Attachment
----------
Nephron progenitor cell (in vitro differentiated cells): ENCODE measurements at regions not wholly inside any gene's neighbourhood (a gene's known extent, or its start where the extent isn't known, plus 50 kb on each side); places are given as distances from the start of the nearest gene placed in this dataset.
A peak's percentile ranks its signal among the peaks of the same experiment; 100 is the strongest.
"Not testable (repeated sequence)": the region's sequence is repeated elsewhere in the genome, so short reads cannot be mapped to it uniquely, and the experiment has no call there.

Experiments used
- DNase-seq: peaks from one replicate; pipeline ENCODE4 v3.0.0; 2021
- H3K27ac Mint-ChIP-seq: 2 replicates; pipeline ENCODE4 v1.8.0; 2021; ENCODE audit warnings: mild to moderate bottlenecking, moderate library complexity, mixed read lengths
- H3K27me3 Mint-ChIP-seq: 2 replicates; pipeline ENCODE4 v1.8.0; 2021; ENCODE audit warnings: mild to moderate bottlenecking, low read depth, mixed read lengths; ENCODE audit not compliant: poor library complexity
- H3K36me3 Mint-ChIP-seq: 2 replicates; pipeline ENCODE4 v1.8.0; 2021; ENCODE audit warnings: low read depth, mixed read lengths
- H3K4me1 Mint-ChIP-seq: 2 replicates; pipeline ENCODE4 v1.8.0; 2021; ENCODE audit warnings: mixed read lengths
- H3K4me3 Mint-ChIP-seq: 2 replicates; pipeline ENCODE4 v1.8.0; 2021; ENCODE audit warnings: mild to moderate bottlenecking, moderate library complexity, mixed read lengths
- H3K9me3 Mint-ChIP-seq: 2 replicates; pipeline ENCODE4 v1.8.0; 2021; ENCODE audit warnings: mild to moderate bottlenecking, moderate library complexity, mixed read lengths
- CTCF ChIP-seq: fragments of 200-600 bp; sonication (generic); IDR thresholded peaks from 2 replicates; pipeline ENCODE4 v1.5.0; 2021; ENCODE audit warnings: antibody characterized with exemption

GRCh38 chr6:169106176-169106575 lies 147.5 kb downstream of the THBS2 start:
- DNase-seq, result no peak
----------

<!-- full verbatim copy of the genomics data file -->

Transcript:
Nephron progenitor cell (in vitro differentiated cells): ENCODE measurements at regions not wholly inside any gene's neighbourhood (a gene's known extent, or its start where the extent isn't known, plus 50 kb on each side); places are given as distances from the start of the nearest gene placed in this dataset.
A peak's percentile ranks its signal among the peaks of the same experiment; 100 is the strongest.
"Not testable (repeated sequence)": the region's sequence is repeated elsewhere in the genome, so short reads cannot be mapped to it uniquely, and the experiment has no call there.

Experiments used
- DNase-seq: peaks from one replicate; pipeline ENCODE4 v3.0.0; 2021
- H3K27ac Mint-ChIP-seq: 2 replicates; pipeline ENCODE4 v1.8.0; 2021; ENCODE audit warnings: mild to moderate bottlenecking, moderate library complexity, mixed read lengths
- H3K27me3 Mint-ChIP-seq: 2 replicates; pipeline ENCODE4 v1.8.0; 2021; ENCODE audit warnings: mild to moderate bottlenecking, low read depth, mixed read lengths; ENCODE audit not compliant: poor library complexity
- H3K36me3 Mint-ChIP-seq: 2 replicates; pipeline ENCODE4 v1.8.0; 2021; ENCODE audit warnings: low read depth, mixed read lengths
- H3K4me1 Mint-ChIP-seq: 2 replicates; pipeline ENCODE4 v1.8.0; 2021; ENCODE audit warnings: mixed read lengths
- H3K4me3 Mint-ChIP-seq: 2 replicates; pipeline ENCODE4 v1.8.0; 2021; ENCODE audit warnings: mild to moderate bottlenecking, moderate library complexity, mixed read lengths
- H3K9me3 Mint-ChIP-seq: 2 replicates; pipeline ENCODE4 v1.8.0; 2021; ENCODE audit warnings: mild to moderate bottlenecking, moderate library complexity, mixed read lengths
- CTCF ChIP-seq: fragments of 200-600 bp; sonication (generic); IDR thresholded peaks from 2 replicates; pipeline ENCODE4 v1.5.0; 2021; ENCODE audit warnings: antibody characterized with exemption

GRCh38 chr6:169106176-169106575 lies 147.5 kb downstream of the THBS2 start:
- DNase-seq, result no peak